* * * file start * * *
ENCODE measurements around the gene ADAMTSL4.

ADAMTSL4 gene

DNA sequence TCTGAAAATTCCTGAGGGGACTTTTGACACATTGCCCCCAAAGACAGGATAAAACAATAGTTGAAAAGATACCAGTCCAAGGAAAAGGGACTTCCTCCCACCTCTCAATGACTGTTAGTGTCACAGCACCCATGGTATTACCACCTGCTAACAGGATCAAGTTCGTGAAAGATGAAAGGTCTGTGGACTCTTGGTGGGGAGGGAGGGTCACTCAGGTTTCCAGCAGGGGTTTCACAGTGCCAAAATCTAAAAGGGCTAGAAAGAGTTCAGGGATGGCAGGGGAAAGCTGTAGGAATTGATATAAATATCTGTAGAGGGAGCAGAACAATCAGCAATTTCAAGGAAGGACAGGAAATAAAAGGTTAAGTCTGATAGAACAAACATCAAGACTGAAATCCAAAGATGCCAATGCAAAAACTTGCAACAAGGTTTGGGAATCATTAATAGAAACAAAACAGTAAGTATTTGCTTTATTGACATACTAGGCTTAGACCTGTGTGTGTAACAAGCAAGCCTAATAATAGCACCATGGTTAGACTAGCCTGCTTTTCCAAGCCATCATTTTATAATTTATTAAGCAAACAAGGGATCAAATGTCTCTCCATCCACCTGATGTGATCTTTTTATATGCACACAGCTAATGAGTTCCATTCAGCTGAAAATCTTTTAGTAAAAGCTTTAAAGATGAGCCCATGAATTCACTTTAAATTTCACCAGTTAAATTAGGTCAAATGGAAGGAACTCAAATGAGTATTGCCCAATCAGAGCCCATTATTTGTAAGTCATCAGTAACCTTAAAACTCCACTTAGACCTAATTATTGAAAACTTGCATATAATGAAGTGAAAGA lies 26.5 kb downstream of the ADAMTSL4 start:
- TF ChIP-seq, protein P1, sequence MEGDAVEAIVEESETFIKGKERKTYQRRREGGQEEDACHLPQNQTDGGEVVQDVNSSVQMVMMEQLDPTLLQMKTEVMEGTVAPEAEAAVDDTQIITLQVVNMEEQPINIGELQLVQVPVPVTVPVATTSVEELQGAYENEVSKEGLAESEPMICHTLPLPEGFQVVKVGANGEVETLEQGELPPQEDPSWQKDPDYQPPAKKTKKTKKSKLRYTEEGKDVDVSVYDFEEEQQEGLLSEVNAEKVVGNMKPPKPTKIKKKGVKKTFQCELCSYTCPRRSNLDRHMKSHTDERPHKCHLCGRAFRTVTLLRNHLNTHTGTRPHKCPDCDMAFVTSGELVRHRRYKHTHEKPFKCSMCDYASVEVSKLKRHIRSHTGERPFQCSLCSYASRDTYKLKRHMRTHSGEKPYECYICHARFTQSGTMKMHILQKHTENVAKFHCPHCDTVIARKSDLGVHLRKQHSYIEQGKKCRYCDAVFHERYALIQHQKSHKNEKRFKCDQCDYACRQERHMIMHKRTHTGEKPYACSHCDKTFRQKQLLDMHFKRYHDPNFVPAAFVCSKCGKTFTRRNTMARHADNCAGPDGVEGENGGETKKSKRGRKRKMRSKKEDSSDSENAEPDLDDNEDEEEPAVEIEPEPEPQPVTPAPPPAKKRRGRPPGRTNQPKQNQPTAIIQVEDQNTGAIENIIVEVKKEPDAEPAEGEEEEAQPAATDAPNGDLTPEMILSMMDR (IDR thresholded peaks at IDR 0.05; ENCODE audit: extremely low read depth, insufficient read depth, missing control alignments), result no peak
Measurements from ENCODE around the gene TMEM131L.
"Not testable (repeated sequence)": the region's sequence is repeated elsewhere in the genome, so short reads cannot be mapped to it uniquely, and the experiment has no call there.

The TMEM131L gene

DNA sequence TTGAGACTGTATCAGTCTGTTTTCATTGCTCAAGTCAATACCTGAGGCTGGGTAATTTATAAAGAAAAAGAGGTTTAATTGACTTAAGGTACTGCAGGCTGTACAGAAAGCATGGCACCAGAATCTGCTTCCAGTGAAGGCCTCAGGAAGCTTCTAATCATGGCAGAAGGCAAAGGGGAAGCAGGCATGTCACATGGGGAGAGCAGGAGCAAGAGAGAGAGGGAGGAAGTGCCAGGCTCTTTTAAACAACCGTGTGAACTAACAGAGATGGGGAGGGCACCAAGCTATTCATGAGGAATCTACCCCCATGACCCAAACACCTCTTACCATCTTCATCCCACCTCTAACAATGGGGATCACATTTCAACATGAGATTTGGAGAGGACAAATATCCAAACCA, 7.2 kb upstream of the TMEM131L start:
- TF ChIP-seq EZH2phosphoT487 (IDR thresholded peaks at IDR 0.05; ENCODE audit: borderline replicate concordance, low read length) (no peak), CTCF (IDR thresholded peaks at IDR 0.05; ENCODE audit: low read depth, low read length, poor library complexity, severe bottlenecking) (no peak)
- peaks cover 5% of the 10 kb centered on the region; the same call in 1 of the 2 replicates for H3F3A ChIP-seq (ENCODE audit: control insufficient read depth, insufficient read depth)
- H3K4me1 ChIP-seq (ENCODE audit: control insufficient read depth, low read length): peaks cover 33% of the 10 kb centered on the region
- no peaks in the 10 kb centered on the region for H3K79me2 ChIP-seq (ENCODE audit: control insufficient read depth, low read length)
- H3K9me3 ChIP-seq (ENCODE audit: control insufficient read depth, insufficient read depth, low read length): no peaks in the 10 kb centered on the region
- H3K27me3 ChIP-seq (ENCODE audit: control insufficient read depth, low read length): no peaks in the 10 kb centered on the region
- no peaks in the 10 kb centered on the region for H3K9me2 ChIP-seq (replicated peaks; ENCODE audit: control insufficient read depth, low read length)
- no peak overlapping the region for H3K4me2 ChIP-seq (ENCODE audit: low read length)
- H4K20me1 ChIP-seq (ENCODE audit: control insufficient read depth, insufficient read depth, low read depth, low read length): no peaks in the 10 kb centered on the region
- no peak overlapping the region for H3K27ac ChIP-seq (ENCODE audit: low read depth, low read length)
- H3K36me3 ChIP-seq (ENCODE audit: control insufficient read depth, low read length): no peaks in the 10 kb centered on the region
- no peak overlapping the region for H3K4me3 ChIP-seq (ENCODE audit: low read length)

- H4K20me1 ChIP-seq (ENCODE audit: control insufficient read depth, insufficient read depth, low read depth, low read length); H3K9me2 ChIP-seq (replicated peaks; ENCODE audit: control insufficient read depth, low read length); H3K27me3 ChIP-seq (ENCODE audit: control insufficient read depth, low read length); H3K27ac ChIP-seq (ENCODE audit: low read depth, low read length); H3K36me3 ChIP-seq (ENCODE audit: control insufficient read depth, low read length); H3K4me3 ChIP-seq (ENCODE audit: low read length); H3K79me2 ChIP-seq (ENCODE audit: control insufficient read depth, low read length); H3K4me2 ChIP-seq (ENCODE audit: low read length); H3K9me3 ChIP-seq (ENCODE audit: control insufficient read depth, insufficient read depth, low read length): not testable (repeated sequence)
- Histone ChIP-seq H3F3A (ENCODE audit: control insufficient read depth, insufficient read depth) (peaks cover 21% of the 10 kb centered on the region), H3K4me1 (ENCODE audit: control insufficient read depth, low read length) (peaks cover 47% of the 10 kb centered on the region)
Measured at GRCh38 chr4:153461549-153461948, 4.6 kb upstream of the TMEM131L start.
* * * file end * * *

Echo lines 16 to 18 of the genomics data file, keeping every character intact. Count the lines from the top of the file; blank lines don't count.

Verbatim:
- no peak overlapping the region for H3K4me2 ChIP-seq (ENCODE audit: low read length)
- H4K20me1 ChIP-seq (ENCODE audit: control insufficient read depth, insufficient read depth, low read depth, low read length): no peaks in the 10 kb centered on the region
- no peak overlapping the region for H3K27ac ChIP-seq (ENCODE audit: low read depth, low read length)